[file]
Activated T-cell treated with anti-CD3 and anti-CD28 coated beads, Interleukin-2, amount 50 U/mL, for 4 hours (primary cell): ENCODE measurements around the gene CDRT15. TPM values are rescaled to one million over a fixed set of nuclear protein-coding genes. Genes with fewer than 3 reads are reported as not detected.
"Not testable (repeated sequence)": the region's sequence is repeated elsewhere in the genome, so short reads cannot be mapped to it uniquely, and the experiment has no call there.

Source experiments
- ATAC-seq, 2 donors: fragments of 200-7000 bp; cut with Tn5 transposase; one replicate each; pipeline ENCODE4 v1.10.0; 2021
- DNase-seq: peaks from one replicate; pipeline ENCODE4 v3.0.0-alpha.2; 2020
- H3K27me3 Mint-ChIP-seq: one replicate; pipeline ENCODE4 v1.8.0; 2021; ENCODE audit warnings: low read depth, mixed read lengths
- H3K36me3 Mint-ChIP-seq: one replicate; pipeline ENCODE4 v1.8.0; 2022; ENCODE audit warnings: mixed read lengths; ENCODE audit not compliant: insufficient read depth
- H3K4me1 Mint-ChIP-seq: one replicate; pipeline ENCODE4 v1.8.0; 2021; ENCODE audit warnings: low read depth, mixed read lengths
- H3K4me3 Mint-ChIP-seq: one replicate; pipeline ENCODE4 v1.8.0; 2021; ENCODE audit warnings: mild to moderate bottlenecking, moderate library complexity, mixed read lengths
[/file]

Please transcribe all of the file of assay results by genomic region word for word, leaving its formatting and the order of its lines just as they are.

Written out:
Activated T-cell treated with anti-CD3 and anti-CD28 coated beads, Interleukin-2, amount 50 U/mL, for 4 hours (primary cell): ENCODE measurements around the gene CDRT15. TPM values are rescaled to one million over a fixed set of nuclear protein-coding genes. Genes with fewer than 3 reads are reported as not detected.
"Not testable (repeated sequence)": the region's sequence is repeated elsewhere in the genome, so short reads cannot be mapped to it uniquely, and the experiment has no call there.

Source experiments
- ATAC-seq, 2 donors: fragments of 200-7000 bp; cut with Tn5 transposase; one replicate each; pipeline ENCODE4 v1.10.0; 2021
- DNase-seq: peaks from one replicate; pipeline ENCODE4 v3.0.0-alpha.2; 2020
- H3K27me3 Mint-ChIP-seq: one replicate; pipeline ENCODE4 v1.8.0; 2021; ENCODE audit warnings: low read depth, mixed read lengths
- H3K36me3 Mint-ChIP-seq: one replicate; pipeline ENCODE4 v1.8.0; 2022; ENCODE audit warnings: mixed read lengths; ENCODE audit not compliant: insufficient read depth
- H3K4me1 Mint-ChIP-seq: one replicate; pipeline ENCODE4 v1.8.0; 2021; ENCODE audit warnings: low read depth, mixed read lengths
- H3K4me3 Mint-ChIP-seq: one replicate; pipeline ENCODE4 v1.8.0; 2021; ENCODE audit warnings: mild to moderate bottlenecking, moderate library complexity, mixed read lengths